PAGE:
Peasant in Standard: Toasty Winter

More rambling

Reality wasn't invited to my 21st. He
knows why
Every time I stop playing Magic for a while, I begin to miss it. The cards, the social interaction, the limitless possibilities! Then Reality has to come along and ruin it all by informing me that cards are still more expensive than food, the last time I had the opportunity to play FNM was more than 6 months ago and worst of all, that despite the "limitless" possibilities presented by such a large cardpool, making a deck that is: 1)fun to play, 2)decently competitive and 3)relatively inexpensive decreases the ACTUAL possibilities down to single digit numbers. Reality and I are no longer on speaking terms.

Red, the new Blue
If you have acquainted yourself with Coldsnap since its release, you would most likely have the feeling that Red has been given the shaft. By that, I mean that Red is the colour with the worst overall cards in the set (at least for Standard purposes). That was the impression that I got when I went over the cards myself, and also after reading various set reviews. Still, despite the overall lack of power, I did manage to find several cards that are worth analysing and testing.

But first, the deck:

ToastyWinter.decMagic OnlineOCTGN2ApprenticeBuy These Cards
4 Skred
4 Lava Spike
4 Seal of Fire
4 Volcanic Hammer

2 Scorched Rusalka
4 Frostling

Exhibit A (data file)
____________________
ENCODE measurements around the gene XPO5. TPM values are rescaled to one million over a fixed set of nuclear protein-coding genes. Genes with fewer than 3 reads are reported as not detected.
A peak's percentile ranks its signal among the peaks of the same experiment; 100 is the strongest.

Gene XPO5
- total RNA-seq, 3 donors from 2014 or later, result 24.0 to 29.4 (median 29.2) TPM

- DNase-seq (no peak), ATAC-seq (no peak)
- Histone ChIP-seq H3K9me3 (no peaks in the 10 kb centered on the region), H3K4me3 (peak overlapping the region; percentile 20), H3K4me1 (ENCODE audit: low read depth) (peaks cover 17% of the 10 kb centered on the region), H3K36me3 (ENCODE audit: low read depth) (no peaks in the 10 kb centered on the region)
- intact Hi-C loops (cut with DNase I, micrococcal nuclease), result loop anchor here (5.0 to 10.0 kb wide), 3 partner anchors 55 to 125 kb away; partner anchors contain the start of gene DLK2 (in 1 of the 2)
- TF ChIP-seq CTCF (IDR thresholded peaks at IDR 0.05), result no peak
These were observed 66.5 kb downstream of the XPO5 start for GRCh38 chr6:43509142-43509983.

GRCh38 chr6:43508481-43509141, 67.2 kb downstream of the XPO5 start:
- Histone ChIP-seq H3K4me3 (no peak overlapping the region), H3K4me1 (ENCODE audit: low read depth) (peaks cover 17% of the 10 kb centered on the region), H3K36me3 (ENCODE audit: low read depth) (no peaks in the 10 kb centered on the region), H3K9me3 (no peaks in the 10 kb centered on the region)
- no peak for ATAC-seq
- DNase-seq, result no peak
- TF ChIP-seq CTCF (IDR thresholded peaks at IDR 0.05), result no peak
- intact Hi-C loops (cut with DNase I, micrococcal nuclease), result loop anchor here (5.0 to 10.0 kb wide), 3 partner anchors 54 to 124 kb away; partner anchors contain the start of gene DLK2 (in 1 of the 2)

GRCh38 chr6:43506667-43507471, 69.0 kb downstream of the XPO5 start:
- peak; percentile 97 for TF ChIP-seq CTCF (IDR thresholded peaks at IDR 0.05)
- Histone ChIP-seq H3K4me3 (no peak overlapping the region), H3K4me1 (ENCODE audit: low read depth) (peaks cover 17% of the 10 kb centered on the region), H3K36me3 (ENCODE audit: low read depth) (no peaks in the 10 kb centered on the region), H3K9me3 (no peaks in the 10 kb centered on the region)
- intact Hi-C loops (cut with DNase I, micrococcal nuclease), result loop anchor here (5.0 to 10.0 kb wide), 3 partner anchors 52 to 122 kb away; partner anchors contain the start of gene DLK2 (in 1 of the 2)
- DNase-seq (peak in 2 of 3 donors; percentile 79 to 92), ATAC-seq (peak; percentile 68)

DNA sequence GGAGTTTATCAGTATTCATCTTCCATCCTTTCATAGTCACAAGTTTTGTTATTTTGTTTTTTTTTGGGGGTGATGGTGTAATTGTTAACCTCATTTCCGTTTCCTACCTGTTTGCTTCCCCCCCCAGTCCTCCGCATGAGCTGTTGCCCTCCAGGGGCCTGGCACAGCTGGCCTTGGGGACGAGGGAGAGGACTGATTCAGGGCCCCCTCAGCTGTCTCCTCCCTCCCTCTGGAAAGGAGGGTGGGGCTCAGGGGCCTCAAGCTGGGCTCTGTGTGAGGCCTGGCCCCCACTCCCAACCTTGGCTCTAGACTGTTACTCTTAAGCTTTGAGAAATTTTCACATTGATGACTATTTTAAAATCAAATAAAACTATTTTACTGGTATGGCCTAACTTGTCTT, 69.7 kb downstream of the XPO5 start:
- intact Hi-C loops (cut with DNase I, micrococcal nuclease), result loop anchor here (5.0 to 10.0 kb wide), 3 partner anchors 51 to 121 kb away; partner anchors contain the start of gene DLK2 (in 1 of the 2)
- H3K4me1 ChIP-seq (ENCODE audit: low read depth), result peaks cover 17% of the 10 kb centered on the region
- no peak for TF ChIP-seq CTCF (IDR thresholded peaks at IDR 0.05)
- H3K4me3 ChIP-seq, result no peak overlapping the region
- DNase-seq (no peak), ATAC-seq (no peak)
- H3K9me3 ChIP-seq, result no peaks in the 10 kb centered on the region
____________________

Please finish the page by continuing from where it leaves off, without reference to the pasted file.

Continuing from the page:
4 Karplusan Wolverine
4 Goblin Furrier
4 Hearth Kami
3 Phyrexian Ironfoot

1 Path of Anger's Flame

22 Snow-covered Mountain

Assuming commons/lands are ~$0.25 each and uncommons ~$0.50 each, this deck should cost you about $AUS20. That may seem like a trivial matter to point out, but my local card store sells Sensei's Divining Tops for $AUS4 each. I'm pretty sure the Rusalka and the Ironfoot are fairly cheap compared to the Top, so if you ever want to make this deck, just sell a dual land!

Card Analysis:
What Coldsnap has to offer
1. Skred - I'm not going to repeat what everyone already knows, but suffice it to say, this is the cheapest, most efficient creature removal card that has appeared in Red in a long time (provided you're using snow permanents of course, which I am).

When not flinging them at her enemies,
the female Wolverine likes to use her
claws for acupuncture. Treated ailments
include sore backs, arthritis and mana
2. Karplusan Wolverine - attacking into x/1's with this creature will now be both fun AND safe. This ability allows you to kill the blocker long before any combat damage is dealt, first strike or otherwise, not to mention allowing you to kill any other innocent, bystanding x/1's, or even ping the opponent if their life total is low. All this potential makes this creature very efficient, and the fact that this is a snow permanent just makes Skred all the better.